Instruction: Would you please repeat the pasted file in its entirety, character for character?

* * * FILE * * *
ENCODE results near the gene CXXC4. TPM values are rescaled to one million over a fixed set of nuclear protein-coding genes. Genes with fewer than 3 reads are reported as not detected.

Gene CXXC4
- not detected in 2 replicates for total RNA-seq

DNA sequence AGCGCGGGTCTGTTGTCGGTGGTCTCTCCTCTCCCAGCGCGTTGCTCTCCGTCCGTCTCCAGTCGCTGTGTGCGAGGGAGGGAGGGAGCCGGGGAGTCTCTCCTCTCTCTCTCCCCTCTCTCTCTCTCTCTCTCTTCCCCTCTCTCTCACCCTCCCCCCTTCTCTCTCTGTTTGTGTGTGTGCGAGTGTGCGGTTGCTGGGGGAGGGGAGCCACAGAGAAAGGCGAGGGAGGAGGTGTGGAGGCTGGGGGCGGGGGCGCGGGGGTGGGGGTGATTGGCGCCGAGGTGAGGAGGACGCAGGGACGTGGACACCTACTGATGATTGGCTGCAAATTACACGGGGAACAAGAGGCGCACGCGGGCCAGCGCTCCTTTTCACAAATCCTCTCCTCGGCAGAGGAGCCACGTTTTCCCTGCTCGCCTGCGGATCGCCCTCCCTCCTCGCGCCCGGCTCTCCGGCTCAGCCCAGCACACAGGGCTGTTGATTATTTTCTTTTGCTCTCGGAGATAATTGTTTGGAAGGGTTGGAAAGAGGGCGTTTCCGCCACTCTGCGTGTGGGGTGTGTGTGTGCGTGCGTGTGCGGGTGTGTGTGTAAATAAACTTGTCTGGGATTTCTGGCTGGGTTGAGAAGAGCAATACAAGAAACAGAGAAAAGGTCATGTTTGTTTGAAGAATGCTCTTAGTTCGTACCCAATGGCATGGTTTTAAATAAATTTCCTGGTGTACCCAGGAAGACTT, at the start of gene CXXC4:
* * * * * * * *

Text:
ENCODE results near the gene CXXC4. TPM values are rescaled to one million over a fixed set of nuclear protein-coding genes. Genes with fewer than 3 reads are reported as not detected.

Gene CXXC4
- not detected in 2 replicates for total RNA-seq

DNA sequence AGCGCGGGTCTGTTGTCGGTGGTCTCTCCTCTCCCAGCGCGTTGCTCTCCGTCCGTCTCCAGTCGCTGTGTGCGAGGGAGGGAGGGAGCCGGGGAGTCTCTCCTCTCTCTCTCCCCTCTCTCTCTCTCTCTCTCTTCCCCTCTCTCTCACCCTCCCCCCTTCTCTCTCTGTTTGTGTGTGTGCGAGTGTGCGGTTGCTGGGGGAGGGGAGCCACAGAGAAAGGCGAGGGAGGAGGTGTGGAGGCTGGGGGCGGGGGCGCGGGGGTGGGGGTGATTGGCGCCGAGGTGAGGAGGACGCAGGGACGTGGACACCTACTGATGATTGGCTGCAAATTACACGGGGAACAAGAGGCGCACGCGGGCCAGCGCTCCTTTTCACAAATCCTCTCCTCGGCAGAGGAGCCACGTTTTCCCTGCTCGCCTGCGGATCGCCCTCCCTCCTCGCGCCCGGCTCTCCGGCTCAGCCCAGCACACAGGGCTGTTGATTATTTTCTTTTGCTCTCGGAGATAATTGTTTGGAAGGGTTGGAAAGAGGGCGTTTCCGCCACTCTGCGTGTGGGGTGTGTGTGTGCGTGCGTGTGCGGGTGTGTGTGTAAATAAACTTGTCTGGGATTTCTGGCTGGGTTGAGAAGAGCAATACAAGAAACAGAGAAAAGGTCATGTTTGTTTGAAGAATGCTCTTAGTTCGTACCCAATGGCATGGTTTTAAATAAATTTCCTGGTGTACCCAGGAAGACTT, at the start of gene CXXC4: